Wind Power Company Announces Plan to Breed Condors
A female condor above the Hopper Mountain National Wildlife Refuge in Ventura County, California. Mel Melcon / Los Angeles Times via Getty Images
The U.S. Fish and Wildlife Service (FWS) estimated that a median average of 234,012 birds were killed by land-based wind turbines a year as of 2017. While that number is far fewer than the 599 million killed by glass buildings and the 2.4 billion killed by cats, it is not nothing. Further, the American Bird Conservancy warns it could climb to five million a year if wind power increases to provide 35 percent of U.S. electricity.
Now, at least one wind energy company is trying to compensate for the damage it might cause. Avangrid Renewables is working with federal wildlife officials and the Oregon Zoo to breed endangered California condors to replace any that might be killed by its turbines, The Associated Press reported Monday.
“We see this as a win for condors,” Amy Parsons, Avangrid’s operations wildlife compliance manager, told The Guardian.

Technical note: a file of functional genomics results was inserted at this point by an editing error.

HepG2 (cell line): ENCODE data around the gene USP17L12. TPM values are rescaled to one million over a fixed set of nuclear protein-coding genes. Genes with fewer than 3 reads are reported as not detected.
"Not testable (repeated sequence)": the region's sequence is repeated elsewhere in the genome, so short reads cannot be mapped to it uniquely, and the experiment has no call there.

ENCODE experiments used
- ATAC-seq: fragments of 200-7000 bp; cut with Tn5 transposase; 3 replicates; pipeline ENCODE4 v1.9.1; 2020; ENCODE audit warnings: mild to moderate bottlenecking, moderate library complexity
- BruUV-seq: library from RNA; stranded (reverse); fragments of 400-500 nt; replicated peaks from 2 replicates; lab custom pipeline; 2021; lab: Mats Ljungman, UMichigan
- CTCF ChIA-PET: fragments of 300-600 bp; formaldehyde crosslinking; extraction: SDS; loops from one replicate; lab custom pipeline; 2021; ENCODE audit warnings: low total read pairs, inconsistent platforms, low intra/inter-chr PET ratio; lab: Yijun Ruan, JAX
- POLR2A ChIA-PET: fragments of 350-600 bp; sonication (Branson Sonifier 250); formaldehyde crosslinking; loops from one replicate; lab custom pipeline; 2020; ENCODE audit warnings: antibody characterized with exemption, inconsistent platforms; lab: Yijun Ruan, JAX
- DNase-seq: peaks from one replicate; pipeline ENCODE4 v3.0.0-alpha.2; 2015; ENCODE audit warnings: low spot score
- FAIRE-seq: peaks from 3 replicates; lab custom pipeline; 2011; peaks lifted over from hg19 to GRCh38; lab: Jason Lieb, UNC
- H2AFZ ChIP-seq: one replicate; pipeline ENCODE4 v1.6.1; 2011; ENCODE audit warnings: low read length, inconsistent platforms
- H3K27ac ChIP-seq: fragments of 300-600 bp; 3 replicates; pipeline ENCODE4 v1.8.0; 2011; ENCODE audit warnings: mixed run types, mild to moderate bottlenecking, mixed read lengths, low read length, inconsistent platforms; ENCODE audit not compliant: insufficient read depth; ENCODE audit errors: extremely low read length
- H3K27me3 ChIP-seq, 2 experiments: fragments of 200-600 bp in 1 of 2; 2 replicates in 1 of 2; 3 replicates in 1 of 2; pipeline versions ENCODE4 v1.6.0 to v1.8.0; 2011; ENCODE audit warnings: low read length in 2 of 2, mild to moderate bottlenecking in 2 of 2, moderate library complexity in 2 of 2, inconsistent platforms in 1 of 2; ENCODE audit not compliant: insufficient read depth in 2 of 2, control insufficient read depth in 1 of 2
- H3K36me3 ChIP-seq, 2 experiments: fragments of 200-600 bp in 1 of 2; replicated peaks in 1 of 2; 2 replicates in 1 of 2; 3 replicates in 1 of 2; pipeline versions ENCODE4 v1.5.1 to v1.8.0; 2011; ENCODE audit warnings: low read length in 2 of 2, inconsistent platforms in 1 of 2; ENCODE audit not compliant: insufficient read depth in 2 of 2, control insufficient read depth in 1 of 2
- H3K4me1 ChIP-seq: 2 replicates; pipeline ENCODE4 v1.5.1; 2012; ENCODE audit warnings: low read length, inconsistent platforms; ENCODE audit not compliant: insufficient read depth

Specifically, Avangrid seeks to offset any damage done by its Manzana wind power project, a 126-turbine wind farm in the Tehachapi mountains northeast of Los Angeles. The turbines have 252-foot diameter blades, which might pose a threat to the birds that have a 9.5 foot wingspan.
The farm has been open since 2012, and since that time there are no records of any condors being killed there. However, the company estimates that as many as two adult condors with two chicks or eggs each may be killed by the turbines in the next 30 years, according to The Associated Press.
To offset this, the company will provide more than 0,000 in funding to breed six condors over three years at the Oregon Zoo’s Jonsson Center for Wildlife Conservation.
“We’re prepared to start this condor mitigation effort as early as this spring,” Oregon Zoo condor recovery lead Kelly Flaminio told The Associated Press. “Our zoo already nurtures the second-largest breeding population of condors in the nation.”
Once raised, the condors will then be released into the wild. California condors were nearly driven to extinction by the 1980s because of hunting, habitat loss and poisoning from lead bullets left in the animals they scavenged from, as EcoWatch reported previously. A breeding program has helped their populations to recover, however, and there are now more than 300 in the wild and 500 worldwide.
If no condors are killed by Avangrid’s turbines, then the wild population will simply increase by six, Flaminio told The Associated Press. However, some conservationists argue that the company’s plans do not go far enough.
The plan “should provide funding to raise a minimum of 30 condors to 1.5 years of age when they are released into the wild.” the Center for Biological Diversity wrote in comments to the FWS.
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